Microfilm archives, from The Logan Banner, the county’s only newspaper, gave exhaustive coverage regarding the death of Mamie Thurman, her adulterous relationship with Robertson and others, and the resulting trial of a penurious black man, Clarence Stephenson.
It’s reported that Mamie had been a steadfast member of the Logan Women’s Club, of which Harry Robertson’s wife, Louise, was treasurer. For a while, Mamie and Louise Robertson were friends, as well as close neighbors. But because of Mrs. Robertson’s womanly intuition about her husband and Mamie, that was soon to change.
Mamie had also been enrolled as a student at a summer school held in Logan, conducted by West Virginia Wesleyan College, at the time of her death. Records tell that a few years before that, she had taken a business course at Logan High School. So, in spite of her hiatus from the bank, or from any other employment, this housewife most likely had had her sights set on bigger things for the future, such as a career as a merchant in Logan’s bustling business district.
As is evident, the Robertson and Thurman families had been quite intertwined by the time the 1930s had unfolded.
Incidentally, besides her former job at the bank, Mrs. Thurman had worked at other establishments through the years—including a stint with a car dealership, Minton Chevrolet. An interesting observation is that City Commissioner H. D. Willis was in charge of the Chevrolet car lot at the time. He had probably interviewed Mamie and came to work closely with her. As stated, he had also been the sole commissioner that voted against appointing Mamie’s husband, Jack, to his patrolman position. The Willis name would later pop up, as he was asked to be an active pallbearer for Mrs. Thurman.
They obviously had known each other quite well.
This is the same Willis that had been the second largest vote getter after a canvas of the city election returns in April 1931. He had allegedly exerted a lot of power and influence in the county’s political world in the late 1920s and 30s. Records prove that he had been well in charge of the City Commission while Robertson was absent due to murder investigation responsibilities and trial obligations. In general notes from the City Commission records, although Robertson was listed as president, it was H. D. Willis that had signed on the president line for several occasions, including the formal meeting on Tuesday, June 7th, 1932. He had also undersigned on July 5th, August 2nd, and August 16th, in Robertson’s absence.
J. C. Aldredge had consistently signed as recorder at each meeting during this time period.
Harry Robertson returned to scheduled commission meetings and signed appropriately by Sept. 6, 1932; however, that regular meeting was adjourned because there was not a quorum present—only Robertson and Aldredge had shown up. After his return, the meetings became mysteriously less and less frequent, until new commissioners were finally sworn in on March 8, 1933. It would seem that the group of civic leaders, under Robertson’s governance, had lost their ability to operate the city with the people’s confidence. For the remainder of his term, Robertson attended meetings only twice—on October 11th, and December 6th, 1932. There was no November meeting. Robertson’s last formal appearance was held on April 15, 1933, over a month after the new regime had been sworn in.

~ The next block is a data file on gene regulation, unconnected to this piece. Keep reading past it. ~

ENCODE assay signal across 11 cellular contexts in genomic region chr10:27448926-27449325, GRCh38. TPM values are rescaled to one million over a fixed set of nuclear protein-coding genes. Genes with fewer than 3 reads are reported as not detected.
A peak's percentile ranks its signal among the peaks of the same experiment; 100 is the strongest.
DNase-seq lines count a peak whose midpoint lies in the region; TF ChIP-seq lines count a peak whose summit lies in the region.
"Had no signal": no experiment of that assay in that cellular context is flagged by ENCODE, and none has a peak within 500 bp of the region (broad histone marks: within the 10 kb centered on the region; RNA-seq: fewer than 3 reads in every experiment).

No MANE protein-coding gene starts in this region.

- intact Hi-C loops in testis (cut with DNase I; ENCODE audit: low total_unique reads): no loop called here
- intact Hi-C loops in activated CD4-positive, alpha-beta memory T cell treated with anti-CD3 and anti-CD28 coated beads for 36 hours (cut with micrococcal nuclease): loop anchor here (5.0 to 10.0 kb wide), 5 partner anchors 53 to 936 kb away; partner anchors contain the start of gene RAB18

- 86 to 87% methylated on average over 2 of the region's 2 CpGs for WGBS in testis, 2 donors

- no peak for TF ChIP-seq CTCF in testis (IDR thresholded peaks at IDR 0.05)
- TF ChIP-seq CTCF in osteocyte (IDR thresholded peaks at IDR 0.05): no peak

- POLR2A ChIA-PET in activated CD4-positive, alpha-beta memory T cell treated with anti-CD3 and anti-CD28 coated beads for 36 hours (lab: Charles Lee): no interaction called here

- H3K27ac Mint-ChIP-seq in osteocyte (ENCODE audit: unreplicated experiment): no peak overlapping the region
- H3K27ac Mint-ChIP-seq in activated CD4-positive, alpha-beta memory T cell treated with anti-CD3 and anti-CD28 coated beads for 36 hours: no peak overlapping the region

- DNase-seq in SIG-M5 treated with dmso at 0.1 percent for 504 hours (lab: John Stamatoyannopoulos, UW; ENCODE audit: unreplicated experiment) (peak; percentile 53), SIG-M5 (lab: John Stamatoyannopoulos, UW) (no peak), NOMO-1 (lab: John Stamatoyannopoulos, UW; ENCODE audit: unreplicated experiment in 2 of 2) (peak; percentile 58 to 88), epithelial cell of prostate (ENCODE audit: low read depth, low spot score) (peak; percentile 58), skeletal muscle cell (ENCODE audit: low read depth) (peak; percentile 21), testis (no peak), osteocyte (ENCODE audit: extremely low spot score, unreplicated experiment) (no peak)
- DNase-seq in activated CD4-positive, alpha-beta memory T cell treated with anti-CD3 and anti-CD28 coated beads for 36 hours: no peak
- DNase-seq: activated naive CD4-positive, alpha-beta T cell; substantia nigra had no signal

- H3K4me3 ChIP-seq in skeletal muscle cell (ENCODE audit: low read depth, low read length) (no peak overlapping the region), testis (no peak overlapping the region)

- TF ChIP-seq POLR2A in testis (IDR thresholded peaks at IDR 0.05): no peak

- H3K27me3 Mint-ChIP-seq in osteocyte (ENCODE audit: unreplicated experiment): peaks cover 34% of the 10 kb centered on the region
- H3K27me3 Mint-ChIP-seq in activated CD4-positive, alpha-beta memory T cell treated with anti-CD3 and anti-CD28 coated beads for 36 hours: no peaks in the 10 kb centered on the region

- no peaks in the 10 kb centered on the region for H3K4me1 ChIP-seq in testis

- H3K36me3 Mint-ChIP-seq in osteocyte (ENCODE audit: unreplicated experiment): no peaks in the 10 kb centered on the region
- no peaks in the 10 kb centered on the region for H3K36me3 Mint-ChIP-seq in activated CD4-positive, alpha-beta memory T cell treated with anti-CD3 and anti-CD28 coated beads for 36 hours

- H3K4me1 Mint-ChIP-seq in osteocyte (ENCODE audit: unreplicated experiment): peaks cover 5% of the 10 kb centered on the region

In the 1933 city election, records indicated that none of the former commissioners had run for re-election to public office. Whether or not this is because of the Thurman scandal is not truly known; nevertheless, it remains highly unusual that none of the incumbent city commissioners chose to run for their respective posts again.
The extent of news coverage in the summer and fall of 1932 is proof of the tremendous local and state interest generated by the story of the death of Mrs. Thurman. Even after the well-publicized murder trial in 1932, many had questioned its final outcome. Likewise, residents continue to question the legitimacy of the trial nearly seventy years after the verdict was announced and the jurors left the courthouse.
In spite of the investigation and extensive search at the time, no additional significant clues were to be found—not for at least 53 years. Then, from out of West Virginia’s past, the half-brother of Mamie Thurman, George A. Morrison, Jr., had showed up out of what seemed like nowhere. Through a series of events, Mamie’s half-brother eventually had become a respected New Mexico lawyer. He had not been satisfied that justice had ever been accomplished in the 1932 inquest and subsequent trial. So, in 1983, he traveled to southern West Virginia to dig for concrete answers to questions he had about his sister’s murder and her unmarked grave. He again visited in 1985, after his retirement. After a life-time of unanswered questions, retired George Morrison, named after Mamie’s father, had come to the Logan County seat to ask the questions many had pondered for decades, “Who actually killed Mamie Thurman—and why?”
The George Morrison quest for family closure began with a bizarre search in the mountainous regions surrounding Logan, and at Bradfordsville, Kentucky. Due to his relentless search for new clues, and a series of articles about the case, published in The Logan Banner, the interest in the Mamie Thurman scandal was rekindled—and continues up to this day.
2001 F. Keith Davis